Defense Date

2016

Document Type

Dissertation

Degree Name

Doctor of Philosophy

Department

Health Services Organization and Research

First Advisor

Dolores Clement

Second Advisor

Gloria Bazzoli

Third Advisor

Leslie Stratton

Fourth Advisor

Yongyun Shin

Fifth Advisor

Kenneth White

Abstract

Hospital-based palliative care services aim to streamline medical care for patients with chronic and potentially life-limiting illnesses by focusing on individual patient needs, efficient use of hospital resources, and providing guidance for patients, patients’ families and clinical providers toward making optimal decisions concerning a patient’s care. This study examined the nature of palliative care provision in U.S. hospitals and its impact on selected organizational and patient outcomes, including hospital costs, length of stay, in-hospital mortality, and transfer to hospice. Hospital costs and length of stay are viewed as important economic indicators. Specifically, lower hospital costs may increase a hospital’s profit margin and shorter lengths of stay can enable patient turnover and efficiency of care. Higher rates of hospice transfers and lower in-hospital mortality may be considered positive outcomes from a patient perspective, as the majority of patients prefer to die at home or outside of the hospital setting.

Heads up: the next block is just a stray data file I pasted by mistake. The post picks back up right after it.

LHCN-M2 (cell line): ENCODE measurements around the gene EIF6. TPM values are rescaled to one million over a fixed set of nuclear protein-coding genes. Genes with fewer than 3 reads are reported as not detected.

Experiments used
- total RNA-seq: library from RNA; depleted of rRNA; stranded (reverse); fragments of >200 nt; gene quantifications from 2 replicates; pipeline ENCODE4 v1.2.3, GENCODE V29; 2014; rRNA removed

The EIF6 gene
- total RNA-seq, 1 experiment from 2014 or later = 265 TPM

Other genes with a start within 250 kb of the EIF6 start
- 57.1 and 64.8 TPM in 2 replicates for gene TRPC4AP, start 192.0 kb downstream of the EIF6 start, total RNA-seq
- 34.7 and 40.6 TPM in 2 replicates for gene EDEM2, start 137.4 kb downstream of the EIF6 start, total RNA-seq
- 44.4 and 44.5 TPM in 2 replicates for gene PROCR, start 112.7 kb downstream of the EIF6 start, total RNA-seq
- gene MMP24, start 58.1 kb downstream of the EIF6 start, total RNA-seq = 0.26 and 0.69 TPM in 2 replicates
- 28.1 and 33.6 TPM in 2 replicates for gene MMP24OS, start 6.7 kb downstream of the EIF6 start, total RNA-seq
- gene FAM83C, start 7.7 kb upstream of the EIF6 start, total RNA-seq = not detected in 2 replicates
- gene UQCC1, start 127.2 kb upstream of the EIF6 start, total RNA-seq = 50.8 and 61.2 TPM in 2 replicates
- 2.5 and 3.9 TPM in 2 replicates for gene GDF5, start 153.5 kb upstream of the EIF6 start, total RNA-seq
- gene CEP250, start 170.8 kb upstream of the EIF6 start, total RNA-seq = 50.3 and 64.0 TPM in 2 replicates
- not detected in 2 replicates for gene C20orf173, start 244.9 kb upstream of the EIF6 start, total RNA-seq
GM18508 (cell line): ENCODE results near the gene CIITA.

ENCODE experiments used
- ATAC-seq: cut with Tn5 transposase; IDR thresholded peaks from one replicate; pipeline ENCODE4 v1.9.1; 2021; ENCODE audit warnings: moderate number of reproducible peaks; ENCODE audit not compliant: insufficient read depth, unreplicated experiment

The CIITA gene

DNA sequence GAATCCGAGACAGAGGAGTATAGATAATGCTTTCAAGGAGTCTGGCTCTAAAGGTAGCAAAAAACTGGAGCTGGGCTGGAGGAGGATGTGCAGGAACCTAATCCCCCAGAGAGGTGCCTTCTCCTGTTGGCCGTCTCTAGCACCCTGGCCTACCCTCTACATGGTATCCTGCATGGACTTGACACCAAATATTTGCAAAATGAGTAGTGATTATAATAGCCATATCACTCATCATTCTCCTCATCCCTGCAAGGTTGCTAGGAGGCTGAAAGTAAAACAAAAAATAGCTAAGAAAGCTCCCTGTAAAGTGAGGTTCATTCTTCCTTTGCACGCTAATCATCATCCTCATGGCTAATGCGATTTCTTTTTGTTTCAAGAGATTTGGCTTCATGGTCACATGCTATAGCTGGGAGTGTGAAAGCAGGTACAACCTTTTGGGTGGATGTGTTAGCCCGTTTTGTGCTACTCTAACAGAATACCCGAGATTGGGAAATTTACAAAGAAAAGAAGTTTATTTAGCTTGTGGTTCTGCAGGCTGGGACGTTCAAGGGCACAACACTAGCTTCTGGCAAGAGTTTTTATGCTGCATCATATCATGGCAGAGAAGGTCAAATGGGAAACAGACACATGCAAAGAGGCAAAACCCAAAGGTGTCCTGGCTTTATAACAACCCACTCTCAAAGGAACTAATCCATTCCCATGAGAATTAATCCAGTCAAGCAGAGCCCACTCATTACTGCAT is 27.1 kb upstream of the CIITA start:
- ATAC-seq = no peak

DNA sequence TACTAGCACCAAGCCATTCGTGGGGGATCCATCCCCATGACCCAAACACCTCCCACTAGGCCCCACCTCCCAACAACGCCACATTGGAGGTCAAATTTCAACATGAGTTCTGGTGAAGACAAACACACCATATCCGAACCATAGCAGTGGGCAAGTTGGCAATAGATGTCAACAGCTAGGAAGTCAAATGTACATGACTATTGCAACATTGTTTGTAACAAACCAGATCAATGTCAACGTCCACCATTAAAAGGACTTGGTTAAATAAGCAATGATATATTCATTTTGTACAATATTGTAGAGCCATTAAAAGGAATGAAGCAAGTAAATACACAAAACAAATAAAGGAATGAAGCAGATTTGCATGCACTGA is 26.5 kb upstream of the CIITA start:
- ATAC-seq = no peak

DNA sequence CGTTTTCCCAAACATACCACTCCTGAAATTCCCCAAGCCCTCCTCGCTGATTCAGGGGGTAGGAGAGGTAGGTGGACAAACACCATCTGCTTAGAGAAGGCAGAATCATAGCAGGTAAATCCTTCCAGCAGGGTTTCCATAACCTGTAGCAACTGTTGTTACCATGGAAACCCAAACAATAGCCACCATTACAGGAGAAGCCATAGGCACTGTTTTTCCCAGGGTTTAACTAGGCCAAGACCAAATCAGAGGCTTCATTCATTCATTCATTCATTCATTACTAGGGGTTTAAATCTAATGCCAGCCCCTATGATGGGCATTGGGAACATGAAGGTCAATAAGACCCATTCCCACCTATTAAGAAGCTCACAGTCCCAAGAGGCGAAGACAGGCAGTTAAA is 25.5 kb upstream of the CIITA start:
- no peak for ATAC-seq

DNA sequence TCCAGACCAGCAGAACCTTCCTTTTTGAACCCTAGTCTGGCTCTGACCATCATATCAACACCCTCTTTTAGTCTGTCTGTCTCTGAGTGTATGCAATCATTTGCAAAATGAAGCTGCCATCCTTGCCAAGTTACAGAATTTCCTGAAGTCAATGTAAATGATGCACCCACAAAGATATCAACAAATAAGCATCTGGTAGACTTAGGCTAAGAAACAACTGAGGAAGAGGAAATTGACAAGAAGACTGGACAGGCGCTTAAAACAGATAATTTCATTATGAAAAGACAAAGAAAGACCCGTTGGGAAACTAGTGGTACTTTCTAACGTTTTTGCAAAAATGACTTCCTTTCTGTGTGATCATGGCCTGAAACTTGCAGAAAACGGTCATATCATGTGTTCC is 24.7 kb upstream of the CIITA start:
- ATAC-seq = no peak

Several data sources were utilized to obtain information about patient, hospital, and county characteristics; patterns of hospitals’ palliative care provision; and patients’ hospital costs, length of stay, in-hospital mortality, and transfer to hospice (if a patient survived hospitalization). The study sample consisted of 3,763,339 patients; 348 urban, general, short-term, acute care, non-federal hospitals; and 111 counties located in six states over a 5-year study (2007-2011). Hospital-based palliative care provision was measured by the presence of three palliative care services, including inpatient palliative care consultation services (PAL), inpatient palliative care units (IPAL), and hospice programs (HOSPC). Derived from Institutional Theory, Resource Dependence Theory, and Donabedian’s Structure Process-Outcome framework, 13 hypotheses were tested using a hierarchical (generalized) linear modeling approach.

The study findings suggested that hospital size was associated with a higher probability of hospital-based palliative care provision. Conversely, the presence of palliative care services through a hospital’s health system, network, or joint venture was associated with a lower probability of hospital-based palliative care provision. The study findings also indicated that hospitals with an IPAL or HOSPC incurred lower hospital costs, whereas hospitals with PAL incurred higher hospital costs. The presence of PAL, IPAL, and HOSPC was generally associated with a lower probability of in-hospital mortality and transfer to hospice. Finally, the effects of hospital-based palliative care services on length of stay were mixed, and further research is needed to understand this relationship.

Rights

© The Author

Is Part Of

VCU University Archives

Is Part Of

VCU Theses and Dissertations

Date of Submission

8-11-2016